April 7, 2017, New York – This morning, the New York City Police Department is publicly releasing its final body-worn camera policy, subject to the approval of the court monitor and, potentially, the judge in the landmark Center for Constitutional Rights, Floyd v. City of New York, which found the NYPD’s stop-and-frisk practices to be racially discriminatory and unconstitutional under the Fourth and Fourteenth Amendments. The NYPD is releasing the policy together with its response to a report by New York University last summer based on a public survey and comments on body-worn cameras from New Yorkers. Darius Charney, lead attorney in the Floyd case for the Center for Constitutional Rights, made the following statement:
While we are glad New Yorkers had the opportunity last summer to provide input on such an important policing policy, we are disappointed that the NYPD incorporated little to none of that public input into its final body camera policy. We also have concerns with the substance of the policy, which was developed as part of the court-ordered body camera pilot program in the Floyd federal stop-and-frisk litigation, and we plan to raise those concerns with the court in the coming weeks.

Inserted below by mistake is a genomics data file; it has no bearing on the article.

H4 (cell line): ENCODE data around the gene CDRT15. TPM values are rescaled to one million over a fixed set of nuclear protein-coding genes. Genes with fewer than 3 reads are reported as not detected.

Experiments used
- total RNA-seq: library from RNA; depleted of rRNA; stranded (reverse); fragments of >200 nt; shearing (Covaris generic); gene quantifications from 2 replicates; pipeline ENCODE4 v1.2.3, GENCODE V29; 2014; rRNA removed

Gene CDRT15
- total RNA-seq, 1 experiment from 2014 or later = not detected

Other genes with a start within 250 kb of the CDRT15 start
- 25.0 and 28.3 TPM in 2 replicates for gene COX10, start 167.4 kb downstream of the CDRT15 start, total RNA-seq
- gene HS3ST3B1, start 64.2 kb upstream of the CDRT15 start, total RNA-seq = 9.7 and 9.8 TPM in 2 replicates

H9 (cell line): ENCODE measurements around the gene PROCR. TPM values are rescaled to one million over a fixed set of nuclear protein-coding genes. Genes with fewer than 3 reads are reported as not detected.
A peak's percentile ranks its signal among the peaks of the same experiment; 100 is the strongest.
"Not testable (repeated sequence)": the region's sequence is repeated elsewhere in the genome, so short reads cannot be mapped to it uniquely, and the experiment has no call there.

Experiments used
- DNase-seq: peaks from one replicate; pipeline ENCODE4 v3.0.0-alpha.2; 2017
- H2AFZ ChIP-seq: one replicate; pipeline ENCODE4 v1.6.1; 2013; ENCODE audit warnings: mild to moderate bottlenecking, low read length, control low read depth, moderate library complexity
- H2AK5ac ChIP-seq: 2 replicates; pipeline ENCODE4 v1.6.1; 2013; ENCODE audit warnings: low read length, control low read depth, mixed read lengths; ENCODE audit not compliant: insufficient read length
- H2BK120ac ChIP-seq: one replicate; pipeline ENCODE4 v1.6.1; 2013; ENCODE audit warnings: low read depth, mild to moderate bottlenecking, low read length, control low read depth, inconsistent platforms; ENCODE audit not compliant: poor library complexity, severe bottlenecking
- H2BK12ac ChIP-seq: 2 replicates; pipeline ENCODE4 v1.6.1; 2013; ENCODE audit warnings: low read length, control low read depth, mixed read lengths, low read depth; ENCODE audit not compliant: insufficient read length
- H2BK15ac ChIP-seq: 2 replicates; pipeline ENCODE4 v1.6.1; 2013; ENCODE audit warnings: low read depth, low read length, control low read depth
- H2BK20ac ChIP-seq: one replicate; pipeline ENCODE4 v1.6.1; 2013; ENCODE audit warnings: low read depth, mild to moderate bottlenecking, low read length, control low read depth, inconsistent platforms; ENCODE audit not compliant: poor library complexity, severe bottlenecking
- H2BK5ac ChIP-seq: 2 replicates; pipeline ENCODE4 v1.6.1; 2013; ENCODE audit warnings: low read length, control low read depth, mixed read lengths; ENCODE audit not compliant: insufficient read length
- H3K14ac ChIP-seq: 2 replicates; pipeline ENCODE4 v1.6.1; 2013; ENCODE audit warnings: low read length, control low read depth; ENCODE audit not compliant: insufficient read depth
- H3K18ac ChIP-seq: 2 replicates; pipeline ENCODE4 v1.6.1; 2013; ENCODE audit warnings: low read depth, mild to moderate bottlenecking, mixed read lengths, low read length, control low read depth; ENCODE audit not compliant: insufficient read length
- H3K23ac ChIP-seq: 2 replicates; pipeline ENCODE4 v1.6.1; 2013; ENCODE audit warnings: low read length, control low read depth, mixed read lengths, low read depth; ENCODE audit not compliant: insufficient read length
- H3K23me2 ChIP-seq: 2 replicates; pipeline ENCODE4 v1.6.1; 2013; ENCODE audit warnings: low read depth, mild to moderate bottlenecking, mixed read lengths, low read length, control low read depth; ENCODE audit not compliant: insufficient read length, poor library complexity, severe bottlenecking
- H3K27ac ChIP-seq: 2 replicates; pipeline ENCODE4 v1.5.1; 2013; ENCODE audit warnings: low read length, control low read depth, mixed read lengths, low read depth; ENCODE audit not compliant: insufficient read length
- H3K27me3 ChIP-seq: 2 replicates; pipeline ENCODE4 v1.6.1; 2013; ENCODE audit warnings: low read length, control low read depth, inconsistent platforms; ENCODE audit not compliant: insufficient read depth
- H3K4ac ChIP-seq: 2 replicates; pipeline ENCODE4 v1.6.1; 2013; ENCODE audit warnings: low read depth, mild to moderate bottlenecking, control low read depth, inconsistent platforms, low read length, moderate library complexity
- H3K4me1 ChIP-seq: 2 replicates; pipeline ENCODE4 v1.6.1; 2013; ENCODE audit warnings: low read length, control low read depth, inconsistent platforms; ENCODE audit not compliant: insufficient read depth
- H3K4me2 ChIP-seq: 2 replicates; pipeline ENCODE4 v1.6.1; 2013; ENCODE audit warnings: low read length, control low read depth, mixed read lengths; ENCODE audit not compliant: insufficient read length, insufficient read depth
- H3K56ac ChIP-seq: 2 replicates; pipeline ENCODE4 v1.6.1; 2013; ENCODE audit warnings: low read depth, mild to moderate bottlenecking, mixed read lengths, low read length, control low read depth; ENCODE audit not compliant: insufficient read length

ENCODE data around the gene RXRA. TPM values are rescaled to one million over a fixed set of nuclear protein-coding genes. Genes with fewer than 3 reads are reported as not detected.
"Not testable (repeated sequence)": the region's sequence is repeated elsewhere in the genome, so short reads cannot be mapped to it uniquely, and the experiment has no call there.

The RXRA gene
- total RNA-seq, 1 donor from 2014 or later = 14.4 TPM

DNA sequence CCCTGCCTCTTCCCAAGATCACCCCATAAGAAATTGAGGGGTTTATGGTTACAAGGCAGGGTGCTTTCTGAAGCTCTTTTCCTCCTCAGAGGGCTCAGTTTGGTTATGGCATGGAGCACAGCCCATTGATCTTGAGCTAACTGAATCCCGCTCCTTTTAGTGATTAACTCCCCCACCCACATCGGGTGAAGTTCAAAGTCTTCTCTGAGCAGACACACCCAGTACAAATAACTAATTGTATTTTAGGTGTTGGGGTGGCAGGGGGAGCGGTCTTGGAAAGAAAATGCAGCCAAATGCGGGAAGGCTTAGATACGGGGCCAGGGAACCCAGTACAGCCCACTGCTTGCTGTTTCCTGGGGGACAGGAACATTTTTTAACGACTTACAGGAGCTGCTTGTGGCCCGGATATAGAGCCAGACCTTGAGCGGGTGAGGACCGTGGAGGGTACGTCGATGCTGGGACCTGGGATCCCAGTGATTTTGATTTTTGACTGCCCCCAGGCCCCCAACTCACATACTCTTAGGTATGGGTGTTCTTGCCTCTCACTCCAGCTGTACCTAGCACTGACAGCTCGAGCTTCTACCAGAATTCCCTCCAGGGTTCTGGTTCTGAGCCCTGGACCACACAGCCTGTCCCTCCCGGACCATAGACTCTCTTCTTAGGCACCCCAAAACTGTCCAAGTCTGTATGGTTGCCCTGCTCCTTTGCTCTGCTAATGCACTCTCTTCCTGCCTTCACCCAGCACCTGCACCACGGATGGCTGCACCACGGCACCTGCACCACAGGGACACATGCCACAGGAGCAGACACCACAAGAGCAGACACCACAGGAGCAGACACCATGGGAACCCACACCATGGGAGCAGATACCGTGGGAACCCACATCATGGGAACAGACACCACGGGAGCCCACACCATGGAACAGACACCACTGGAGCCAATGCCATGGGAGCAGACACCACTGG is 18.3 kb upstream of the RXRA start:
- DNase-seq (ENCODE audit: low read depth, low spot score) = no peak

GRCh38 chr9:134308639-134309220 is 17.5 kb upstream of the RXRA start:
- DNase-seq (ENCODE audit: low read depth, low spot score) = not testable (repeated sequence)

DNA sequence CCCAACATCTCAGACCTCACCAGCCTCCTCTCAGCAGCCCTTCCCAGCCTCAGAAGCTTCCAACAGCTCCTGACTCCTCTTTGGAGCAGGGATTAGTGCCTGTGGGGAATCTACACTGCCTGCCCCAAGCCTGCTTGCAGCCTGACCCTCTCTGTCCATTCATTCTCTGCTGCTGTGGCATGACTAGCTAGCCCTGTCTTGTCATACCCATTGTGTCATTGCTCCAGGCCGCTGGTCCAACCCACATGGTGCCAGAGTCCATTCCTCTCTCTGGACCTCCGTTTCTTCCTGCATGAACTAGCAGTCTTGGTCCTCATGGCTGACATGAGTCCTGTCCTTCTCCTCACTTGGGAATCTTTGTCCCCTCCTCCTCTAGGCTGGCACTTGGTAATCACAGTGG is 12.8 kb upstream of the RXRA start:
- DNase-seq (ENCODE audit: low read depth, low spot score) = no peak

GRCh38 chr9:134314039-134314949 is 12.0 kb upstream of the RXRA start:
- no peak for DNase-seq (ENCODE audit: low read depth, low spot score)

The Center for Constitutional Rights works with communities under threat to fight for justice and liberation through litigation, advocacy, and strategic communications. Since 1966, the Center for Constitutional Rights has taken on oppressive systems of power, including structural racism, gender oppression, economic inequity, and governmental overreach. Learn more at ccrjustice.org.